03/05/2006 10:40:21 AM PST · by wagglebee · 42 replies · 815+ views ^ | 3/5/06 | CLAUDIA PARSONS
    PERU plans to sue Yale University to recover thousands of artefacts excavated from Machu Picchu more than 90 years ago. The South American country is seeking the return of some 4,900 artefacts from the Inca citadel, including ceramics, cloths and metalwork. Peru says they were lent to Yale for 18 months in 1916 but that the university in New Haven, Connecticut, has held on to them ever since. "Yale does not recognise the Peruvian state's ownership of these artefacts," Peru's ambassador to Washington, Eduardo Ferrero, said in a statement. He complained that after three years of talks, Yale officials were...
  • Peru to Sue Yale to Regain Artifacts

    12/01/2005 6:41:25 PM PST · by wagglebee · 23 replies · 549+ views
    The Ledger ^ | 11/30/05 | RICK VECCHIO/AP
    LIMA, Peru Peru is preparing a lawsuit against Yale University to retrieve artifacts taken nearly a century ago from the Inca citadel of Machu Picchu, a government official said Wednesday. Peru has held discussions in recent years with Yale seeking the return of nearly 5,000 artifacts, including ceramics and human bones that explorer Hiram Bingham dug up during three expeditions to Machu Picchu in 1911, 1912 and 1914. "Yale considers the collection university property, given the amount of time it has been there," said Luis Guillermo Lumbreras, chief of Peru's National Institute of Culture, in an interview with The Associated...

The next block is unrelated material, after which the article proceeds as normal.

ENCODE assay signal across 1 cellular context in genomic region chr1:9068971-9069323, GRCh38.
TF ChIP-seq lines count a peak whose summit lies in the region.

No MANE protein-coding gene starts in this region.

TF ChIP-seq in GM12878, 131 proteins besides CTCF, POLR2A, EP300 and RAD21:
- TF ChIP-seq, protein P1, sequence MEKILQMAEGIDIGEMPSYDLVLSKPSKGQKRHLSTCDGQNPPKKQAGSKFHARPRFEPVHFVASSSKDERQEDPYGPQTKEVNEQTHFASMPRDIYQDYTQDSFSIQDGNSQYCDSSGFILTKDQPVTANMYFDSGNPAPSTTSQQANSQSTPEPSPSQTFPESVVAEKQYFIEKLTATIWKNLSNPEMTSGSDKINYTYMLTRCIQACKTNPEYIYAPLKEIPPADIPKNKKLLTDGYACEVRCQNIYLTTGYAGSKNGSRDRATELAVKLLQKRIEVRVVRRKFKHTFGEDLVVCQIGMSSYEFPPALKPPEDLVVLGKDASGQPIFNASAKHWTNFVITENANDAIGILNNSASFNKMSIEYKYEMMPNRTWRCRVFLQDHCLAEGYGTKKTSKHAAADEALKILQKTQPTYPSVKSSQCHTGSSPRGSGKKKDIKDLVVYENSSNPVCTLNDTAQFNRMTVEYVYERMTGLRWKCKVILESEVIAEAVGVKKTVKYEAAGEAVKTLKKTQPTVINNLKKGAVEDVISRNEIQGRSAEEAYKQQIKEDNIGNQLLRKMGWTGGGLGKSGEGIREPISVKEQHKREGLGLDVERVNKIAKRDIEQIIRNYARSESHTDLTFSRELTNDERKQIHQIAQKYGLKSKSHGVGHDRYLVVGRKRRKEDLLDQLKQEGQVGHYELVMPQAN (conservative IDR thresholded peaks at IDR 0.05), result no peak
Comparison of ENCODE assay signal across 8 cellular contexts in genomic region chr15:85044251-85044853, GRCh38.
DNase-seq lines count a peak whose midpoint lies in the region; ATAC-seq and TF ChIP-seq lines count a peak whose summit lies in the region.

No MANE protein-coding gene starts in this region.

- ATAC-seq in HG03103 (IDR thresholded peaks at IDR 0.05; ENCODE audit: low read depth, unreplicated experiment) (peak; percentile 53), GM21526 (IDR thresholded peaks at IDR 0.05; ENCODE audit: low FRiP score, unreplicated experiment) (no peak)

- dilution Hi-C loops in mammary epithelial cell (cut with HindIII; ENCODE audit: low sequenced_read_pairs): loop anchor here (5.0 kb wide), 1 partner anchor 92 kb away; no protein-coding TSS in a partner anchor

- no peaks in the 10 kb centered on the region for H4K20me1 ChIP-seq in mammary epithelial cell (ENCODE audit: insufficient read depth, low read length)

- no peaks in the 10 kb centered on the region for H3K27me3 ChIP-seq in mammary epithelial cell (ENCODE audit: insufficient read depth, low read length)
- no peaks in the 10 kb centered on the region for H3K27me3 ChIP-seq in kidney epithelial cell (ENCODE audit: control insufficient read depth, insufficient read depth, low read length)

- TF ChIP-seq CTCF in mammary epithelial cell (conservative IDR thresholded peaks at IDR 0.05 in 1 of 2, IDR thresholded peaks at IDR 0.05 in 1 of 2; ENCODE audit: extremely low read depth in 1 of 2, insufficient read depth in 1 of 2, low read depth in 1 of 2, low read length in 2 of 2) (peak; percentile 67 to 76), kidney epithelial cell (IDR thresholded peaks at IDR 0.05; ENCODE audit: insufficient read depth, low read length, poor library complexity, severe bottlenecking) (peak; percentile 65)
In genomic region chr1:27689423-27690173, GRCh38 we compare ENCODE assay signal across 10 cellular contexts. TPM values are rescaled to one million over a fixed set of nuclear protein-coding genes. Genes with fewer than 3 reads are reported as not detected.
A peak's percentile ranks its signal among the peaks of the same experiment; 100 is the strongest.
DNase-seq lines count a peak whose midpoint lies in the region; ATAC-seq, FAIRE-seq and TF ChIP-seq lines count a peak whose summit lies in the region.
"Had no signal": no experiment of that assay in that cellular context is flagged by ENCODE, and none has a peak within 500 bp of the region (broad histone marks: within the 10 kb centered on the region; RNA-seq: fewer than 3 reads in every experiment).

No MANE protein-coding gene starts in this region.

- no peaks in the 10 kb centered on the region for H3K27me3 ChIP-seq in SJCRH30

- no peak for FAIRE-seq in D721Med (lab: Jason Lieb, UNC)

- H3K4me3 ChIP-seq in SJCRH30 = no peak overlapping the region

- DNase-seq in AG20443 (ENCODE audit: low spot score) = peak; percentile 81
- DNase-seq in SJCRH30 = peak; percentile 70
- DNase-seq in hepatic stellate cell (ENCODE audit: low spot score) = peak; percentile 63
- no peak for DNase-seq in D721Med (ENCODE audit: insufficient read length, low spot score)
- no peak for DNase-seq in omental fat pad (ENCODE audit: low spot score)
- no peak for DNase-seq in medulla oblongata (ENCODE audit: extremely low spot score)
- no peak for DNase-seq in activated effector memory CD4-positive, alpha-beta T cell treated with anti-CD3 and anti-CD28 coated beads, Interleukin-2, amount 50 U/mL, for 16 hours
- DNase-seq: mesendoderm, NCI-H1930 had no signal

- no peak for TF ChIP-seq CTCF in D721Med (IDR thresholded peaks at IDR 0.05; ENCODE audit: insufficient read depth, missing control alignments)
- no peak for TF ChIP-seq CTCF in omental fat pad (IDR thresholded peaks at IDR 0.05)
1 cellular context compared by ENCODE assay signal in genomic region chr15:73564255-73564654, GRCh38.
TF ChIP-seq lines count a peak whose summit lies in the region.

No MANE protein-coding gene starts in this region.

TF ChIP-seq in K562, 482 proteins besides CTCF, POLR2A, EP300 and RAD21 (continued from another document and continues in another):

• Peru Ruins Reveal Their History

    05/18/2005 12:31:00 AM PDT · by nickcarraway · 7 replies · 427+ views
    BBC ^ | Tuesday, 17 May, 2005
    Mummies of different epochs were among the finds Archaeologists digging at the ruins of Pachacamac in Peru say they have discovered a multi-level burial site. Mummy bundles of entire families were found in the graves from various eras, built on top of each other, they say. The researchers described the find as "exceptional" as the previously ignored cemetery had not been looted and is completely intact. Pachacamac, south of the capital, Lima, is thought to have been ruled by the Ychsma lords from 900 to 1470. The Incas turned it into a place of pilgrimage and it was abandoned after...
  • "By the Dawn's Early Light"

    02/25/2005 3:34:55 PM PST · by Congressman Billybob · 21 replies · 1,266+ views
    Special to FreeRepublic ^ | 26 February 2005 | John Armor (Congressman Billybob)
    No, this isn’t about the Star-Spangled Banner, neither the flag nor the anthem. It’s about dawn itself. The promise of a new beginning. Civilization began, thousands of years before recorded history, when men discovered how to cultivate crops. That meant communities and social organization. It also meant the beginnings of astronomy, studying the movement of the sun. Early evidence of this includes the “solar observatories” built by the Incas in South America, by the Anasazi in North America, and most famously, by Druids and others at Stonehenge in Britain. All these identified the solar equinoxes, especially in the spring. Coupled...